Wednesday, September 25, 2013

This week's lesson: the latter rain

Be patient, then, brothers and sisters, until the Lord’s coming. See how the farmer waits for the land to yield its valuable crop, patiently waiting for the autumn and spring rains. You too, be patient and stand firm, because the Lord’s coming is near. Don’t grumble against one another, brothers and sisters, or you will be judged. The Judge is standing at the door! (James 5:7-9, NIV).
It's raining here on the Oregon Coast.

Much like Palestine, you see, we have two seasons: the wet, and the dry. The wet begins sometime in autumn and continues on through spring.

And everything here -- the trees, the fish, the osprey that lives on the baseball field near our church . . . it all needs the rain to start on time (i.e. "the early rain"), and to continue on until late in spring (i.e. "the latter rain").

The "early rain" and "latter rain" are not two distinct events, in other words. Instead, they are the bookends -- the beginning and end -- of one, long, continuous rainy season.

(And yes, the technical name for two opposites that stand for the whole is "merism." Think "near and far," for instance, or "night and day," or "alpha and omega.")

When Joel 2:23 predicted "the early rain and the latter rain," in other words, it did not say that it would begin to rain . . . then stop . . . then begin again. No, it promised that God's people would have all the rain they needed, from beginning to end.

And when Acts 2:16-21 says Joel's prophecy has been fulfilled, it is not saying that God's spirit will descend on the church . . . then stop . . . then descend again.

No, just as the promise of the remnant tells us that God will always have a people who love and follow Him, so too the promise of latter rain tells us that God will always love and lead His people.

In short, it is the promise of Matthew 28:20b -- "And surely I am with you always," said Jesus, "to the very end of the age."  

Wednesday, September 18, 2013

This week's lesson: healing broken relationships

As Jesus said in Matthew 13:47ff, God's love is a net that pulls in all kinds of fish -- and some of them are definitely not keepers!

But prayer helps.

So does empathy.

And if worse comes to worse, I always have my Personal Aggravation Index (PAI).

The PAI helps me keep things in perspective; it does this by letting me rate the people who annoy me in three different areas: pain, intent, and frequency.

Pain (i.e. just how difficult is it to deal with this person?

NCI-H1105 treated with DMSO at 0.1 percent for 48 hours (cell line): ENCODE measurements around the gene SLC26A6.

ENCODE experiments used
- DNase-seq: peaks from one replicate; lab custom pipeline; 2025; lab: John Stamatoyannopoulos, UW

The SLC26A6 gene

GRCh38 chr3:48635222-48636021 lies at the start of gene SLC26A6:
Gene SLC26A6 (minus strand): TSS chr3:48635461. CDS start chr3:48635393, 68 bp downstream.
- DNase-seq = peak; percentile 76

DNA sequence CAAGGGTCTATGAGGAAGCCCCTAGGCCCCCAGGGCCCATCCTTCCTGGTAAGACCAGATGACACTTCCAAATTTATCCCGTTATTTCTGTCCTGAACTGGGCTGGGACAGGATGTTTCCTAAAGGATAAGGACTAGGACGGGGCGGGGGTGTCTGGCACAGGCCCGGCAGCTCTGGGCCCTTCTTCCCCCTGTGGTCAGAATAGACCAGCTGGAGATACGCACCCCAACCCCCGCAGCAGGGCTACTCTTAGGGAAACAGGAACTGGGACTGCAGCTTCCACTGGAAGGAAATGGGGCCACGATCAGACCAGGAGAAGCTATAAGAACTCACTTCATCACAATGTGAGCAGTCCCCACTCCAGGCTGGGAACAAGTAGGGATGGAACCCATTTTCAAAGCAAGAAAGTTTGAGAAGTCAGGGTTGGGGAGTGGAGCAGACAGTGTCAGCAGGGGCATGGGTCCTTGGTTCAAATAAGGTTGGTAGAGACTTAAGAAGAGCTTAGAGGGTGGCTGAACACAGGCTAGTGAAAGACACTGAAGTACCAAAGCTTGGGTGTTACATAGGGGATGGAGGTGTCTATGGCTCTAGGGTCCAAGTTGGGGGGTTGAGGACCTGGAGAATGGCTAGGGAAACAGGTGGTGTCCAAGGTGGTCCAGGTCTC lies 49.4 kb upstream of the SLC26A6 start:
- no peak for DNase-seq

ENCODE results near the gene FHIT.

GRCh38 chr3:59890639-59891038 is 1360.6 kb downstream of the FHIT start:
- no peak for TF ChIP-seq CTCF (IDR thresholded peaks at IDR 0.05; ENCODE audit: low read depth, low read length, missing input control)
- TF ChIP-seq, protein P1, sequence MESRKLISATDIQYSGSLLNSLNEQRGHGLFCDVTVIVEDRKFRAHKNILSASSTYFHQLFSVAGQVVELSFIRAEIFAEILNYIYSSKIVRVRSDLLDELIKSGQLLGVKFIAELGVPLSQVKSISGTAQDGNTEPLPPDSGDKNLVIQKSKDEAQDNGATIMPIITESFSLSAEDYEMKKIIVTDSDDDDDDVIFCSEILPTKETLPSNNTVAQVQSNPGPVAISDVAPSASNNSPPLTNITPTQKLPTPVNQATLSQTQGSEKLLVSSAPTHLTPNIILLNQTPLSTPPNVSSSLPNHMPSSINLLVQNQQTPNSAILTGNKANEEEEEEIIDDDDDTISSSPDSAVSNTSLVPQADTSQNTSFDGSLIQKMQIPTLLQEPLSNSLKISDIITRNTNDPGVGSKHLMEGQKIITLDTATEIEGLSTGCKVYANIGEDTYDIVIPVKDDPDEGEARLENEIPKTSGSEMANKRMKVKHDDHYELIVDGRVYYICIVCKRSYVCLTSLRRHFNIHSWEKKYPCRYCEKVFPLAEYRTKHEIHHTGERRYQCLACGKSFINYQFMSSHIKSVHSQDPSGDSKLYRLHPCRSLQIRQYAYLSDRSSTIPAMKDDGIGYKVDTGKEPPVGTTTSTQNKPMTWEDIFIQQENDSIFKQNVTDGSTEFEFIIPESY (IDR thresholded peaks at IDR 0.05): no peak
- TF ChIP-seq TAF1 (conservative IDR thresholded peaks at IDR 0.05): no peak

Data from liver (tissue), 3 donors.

1: meh
2: very unpleasant
3: this person makes my eyeballs bleed
Intent (i.e. just how much are they trying to aggravate me?)
1: they can't help it -- they were raised by wolves, and don't know how to deal with people..
2: they know it aggravates me, but they do it anyway.
3. they're doing it deliberately because they know it aggravates me!
Frequency (i.e. how often do I deal with this person?)
1. Once in a while
2. Frequently
3. Even when I try to avoid them, they come looking for me!
Once I've rated the person, then I add up their score:
1-3: Eh . . . it's not as bad as I thought.
4-6: Okay, we have a problem -- but this is fixable, right?
7-9: We're going to need a bigger boat!
Try it -- and see if it helps you!

Wednesday, September 11, 2013

This week's lesson: new thoughts

"I'm looking for loopholes."

That's what W. C. Fields said when he was asked why he reads the Bible -- and in truth, we all have a tendency to do the same.
  • I know that I need to lose weight, for instance . . . but we all know that calories don't count when you're on vacation.
  • I know we should obey the law . . . but who drives 55 on this stretch of road?
  • And we all know that we should love our enemies . . . but not when they've treated us the way they did!
In short, we all find it easy to rationalize our bad choices -- to convince ourselves that we really haven't done anything that was actually all that wrong.

Unfortunately, other people don't always see it that way.

No, in Matthew 5, Jesus points out that:
  • We can say we were "just looking" -- but we've still angered our spouse. 
  • We can say we were "just letting off steam" -- but we've still frightened our children.
  • And we can tell ourselves that "shading the truth" isn't the same as telling a lie . . .
But if we love someone, then we don't play these kinds of games with them. No, if we love someone, then Matthew 5:48 urges us to love them wholly and completely, just as God loves us . . .

With no loopholes.